A proposal newly introduced in Congress (HR-6398) by several Democrats—and backed by federal employee organizations—for an average 5.1 percent raise for 2023 marks the beginning of the long annual process of determining the following year’s raise.
Introduction of such bills—essentially putting a stake in the ground ahead of the White House’s raise recommendation—has become an annual practice of its own, with the number typically somewhat above the figure indicated by federal pay law. That would be the case again with the new proposal, which the sponsors would split as 4.1 percent across-the-board and 1 percentage point divided as locality pay.
Under federal pay law, the Employment Cost Index measure of growth in wages—not living costs—for the 12 months through each September is supposed to be used in setting the across the board portion in the White House’s subsequent budget proposal for the next fiscal year. A half percentage point is to be shaved off the indicated amount and locality pay is supposed to be paid in addition, varying by locality. The unreduced figure for the measuring period toward January 2023 was 4.6 percent.
That formula has not been followed in practice, though, due to the potential cost of the indicated locality raises and disagreements over the calculations underlying those figures. In some years the ECI number has played little to no role in a determination of a raise while in others the full or reduced ECI number alone has become the total raise, with locality pay sometimes carved out of it.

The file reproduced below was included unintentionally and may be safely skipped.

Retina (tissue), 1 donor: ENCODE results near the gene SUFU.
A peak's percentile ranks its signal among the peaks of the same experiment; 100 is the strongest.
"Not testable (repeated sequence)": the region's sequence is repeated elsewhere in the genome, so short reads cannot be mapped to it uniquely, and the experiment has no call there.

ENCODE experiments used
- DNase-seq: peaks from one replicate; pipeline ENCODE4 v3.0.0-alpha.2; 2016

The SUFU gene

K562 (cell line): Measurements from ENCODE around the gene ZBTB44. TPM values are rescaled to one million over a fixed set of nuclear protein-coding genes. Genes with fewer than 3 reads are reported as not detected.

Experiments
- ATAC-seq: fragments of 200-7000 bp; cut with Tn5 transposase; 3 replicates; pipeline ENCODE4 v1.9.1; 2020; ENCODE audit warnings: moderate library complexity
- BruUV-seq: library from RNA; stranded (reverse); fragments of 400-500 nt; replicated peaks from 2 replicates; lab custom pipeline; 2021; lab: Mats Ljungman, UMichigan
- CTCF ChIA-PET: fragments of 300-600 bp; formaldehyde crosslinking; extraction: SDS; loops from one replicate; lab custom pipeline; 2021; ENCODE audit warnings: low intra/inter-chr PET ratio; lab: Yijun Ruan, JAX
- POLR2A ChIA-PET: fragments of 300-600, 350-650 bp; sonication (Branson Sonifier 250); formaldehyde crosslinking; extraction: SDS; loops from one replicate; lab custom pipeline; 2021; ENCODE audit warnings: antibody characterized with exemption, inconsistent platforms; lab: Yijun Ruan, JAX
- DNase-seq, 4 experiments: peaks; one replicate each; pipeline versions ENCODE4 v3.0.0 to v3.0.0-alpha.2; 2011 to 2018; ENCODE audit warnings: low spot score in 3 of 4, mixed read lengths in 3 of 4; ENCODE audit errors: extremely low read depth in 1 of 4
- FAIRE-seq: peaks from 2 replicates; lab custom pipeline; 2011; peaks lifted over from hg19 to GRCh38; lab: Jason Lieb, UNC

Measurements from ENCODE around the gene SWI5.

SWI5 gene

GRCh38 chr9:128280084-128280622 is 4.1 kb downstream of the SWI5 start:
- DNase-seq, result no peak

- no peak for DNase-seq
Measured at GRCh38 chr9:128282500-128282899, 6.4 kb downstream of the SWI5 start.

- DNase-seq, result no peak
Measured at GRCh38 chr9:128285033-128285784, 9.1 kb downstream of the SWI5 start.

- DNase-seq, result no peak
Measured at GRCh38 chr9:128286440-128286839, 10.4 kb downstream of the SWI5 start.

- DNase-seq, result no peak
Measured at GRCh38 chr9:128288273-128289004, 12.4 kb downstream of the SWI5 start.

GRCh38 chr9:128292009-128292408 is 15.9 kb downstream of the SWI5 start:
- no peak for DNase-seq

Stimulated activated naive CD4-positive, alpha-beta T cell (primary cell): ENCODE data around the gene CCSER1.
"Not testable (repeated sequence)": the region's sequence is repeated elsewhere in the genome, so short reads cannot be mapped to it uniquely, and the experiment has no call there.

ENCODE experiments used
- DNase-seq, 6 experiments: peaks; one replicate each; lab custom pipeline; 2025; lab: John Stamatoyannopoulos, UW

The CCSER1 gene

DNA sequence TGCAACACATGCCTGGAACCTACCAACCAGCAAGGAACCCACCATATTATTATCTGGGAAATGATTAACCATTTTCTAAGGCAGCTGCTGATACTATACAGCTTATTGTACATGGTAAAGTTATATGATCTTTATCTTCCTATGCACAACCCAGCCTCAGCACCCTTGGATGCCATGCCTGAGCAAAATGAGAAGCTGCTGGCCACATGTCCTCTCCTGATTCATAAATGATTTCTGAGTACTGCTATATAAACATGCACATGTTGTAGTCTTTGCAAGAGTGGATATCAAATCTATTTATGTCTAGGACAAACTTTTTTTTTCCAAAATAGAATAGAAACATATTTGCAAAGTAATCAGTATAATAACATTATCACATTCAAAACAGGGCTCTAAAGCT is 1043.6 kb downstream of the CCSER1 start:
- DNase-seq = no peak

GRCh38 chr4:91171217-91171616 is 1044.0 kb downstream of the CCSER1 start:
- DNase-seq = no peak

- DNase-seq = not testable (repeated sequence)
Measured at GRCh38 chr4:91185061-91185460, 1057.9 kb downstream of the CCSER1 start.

For 2022, the comparable figure was 2.7 percent, which is the amount that President Biden recommended and ultimately was paid by default when Congress effectively accepted that figure by remaining silent on the issue last year. Amounts varied somewhat by locality.
That number was well below the 2022 increase for retirees, which was 5.9 percent for those retired under the CSRS program and 4.9 percent for those retired under the FERS program who are eligible for COLAs (generally meaning not until after reaching age 62). The two are set in separate ways, though, with the retiree COLA paid automatically based on an inflation index.